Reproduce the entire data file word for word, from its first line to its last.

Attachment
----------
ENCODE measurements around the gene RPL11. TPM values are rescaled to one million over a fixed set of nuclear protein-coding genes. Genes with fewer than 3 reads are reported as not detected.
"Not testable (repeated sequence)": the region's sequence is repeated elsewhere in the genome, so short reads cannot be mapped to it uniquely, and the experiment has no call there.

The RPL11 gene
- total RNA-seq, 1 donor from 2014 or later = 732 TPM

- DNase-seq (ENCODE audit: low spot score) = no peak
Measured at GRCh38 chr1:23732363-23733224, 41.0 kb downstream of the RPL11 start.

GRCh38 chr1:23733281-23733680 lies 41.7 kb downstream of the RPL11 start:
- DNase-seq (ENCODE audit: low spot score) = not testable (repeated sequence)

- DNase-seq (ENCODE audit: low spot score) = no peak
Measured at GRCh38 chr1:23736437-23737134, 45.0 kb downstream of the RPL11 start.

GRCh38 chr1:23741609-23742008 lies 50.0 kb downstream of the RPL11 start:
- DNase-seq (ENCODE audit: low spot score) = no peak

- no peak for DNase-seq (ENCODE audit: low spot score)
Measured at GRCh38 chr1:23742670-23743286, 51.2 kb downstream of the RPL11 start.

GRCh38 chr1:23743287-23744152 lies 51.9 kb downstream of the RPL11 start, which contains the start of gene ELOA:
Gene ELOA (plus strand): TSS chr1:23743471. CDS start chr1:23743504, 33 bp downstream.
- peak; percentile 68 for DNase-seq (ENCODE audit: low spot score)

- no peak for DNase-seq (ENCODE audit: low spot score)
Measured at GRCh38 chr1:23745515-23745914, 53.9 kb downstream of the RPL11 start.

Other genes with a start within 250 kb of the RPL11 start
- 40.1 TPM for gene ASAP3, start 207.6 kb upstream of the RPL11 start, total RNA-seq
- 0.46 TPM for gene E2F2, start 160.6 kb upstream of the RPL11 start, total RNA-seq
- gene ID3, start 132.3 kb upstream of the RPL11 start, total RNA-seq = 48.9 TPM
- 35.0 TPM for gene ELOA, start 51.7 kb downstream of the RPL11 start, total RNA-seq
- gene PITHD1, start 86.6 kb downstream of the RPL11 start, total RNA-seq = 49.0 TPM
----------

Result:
ENCODE measurements around the gene RPL11. TPM values are rescaled to one million over a fixed set of nuclear protein-coding genes. Genes with fewer than 3 reads are reported as not detected.
"Not testable (repeated sequence)": the region's sequence is repeated elsewhere in the genome, so short reads cannot be mapped to it uniquely, and the experiment has no call there.

The RPL11 gene
- total RNA-seq, 1 donor from 2014 or later = 732 TPM

- DNase-seq (ENCODE audit: low spot score) = no peak
Measured at GRCh38 chr1:23732363-23733224, 41.0 kb downstream of the RPL11 start.

GRCh38 chr1:23733281-23733680 lies 41.7 kb downstream of the RPL11 start:
- DNase-seq (ENCODE audit: low spot score) = not testable (repeated sequence)

- DNase-seq (ENCODE audit: low spot score) = no peak
Measured at GRCh38 chr1:23736437-23737134, 45.0 kb downstream of the RPL11 start.

GRCh38 chr1:23741609-23742008 lies 50.0 kb downstream of the RPL11 start:
- DNase-seq (ENCODE audit: low spot score) = no peak

- no peak for DNase-seq (ENCODE audit: low spot score)
Measured at GRCh38 chr1:23742670-23743286, 51.2 kb downstream of the RPL11 start.

GRCh38 chr1:23743287-23744152 lies 51.9 kb downstream of the RPL11 start, which contains the start of gene ELOA:
Gene ELOA (plus strand): TSS chr1:23743471. CDS start chr1:23743504, 33 bp downstream.
- peak; percentile 68 for DNase-seq (ENCODE audit: low spot score)

- no peak for DNase-seq (ENCODE audit: low spot score)
Measured at GRCh38 chr1:23745515-23745914, 53.9 kb downstream of the RPL11 start.

Other genes with a start within 250 kb of the RPL11 start
- 40.1 TPM for gene ASAP3, start 207.6 kb upstream of the RPL11 start, total RNA-seq
- 0.46 TPM for gene E2F2, start 160.6 kb upstream of the RPL11 start, total RNA-seq
- gene ID3, start 132.3 kb upstream of the RPL11 start, total RNA-seq = 48.9 TPM
- 35.0 TPM for gene ELOA, start 51.7 kb downstream of the RPL11 start, total RNA-seq
- gene PITHD1, start 86.6 kb downstream of the RPL11 start, total RNA-seq = 49.0 TPM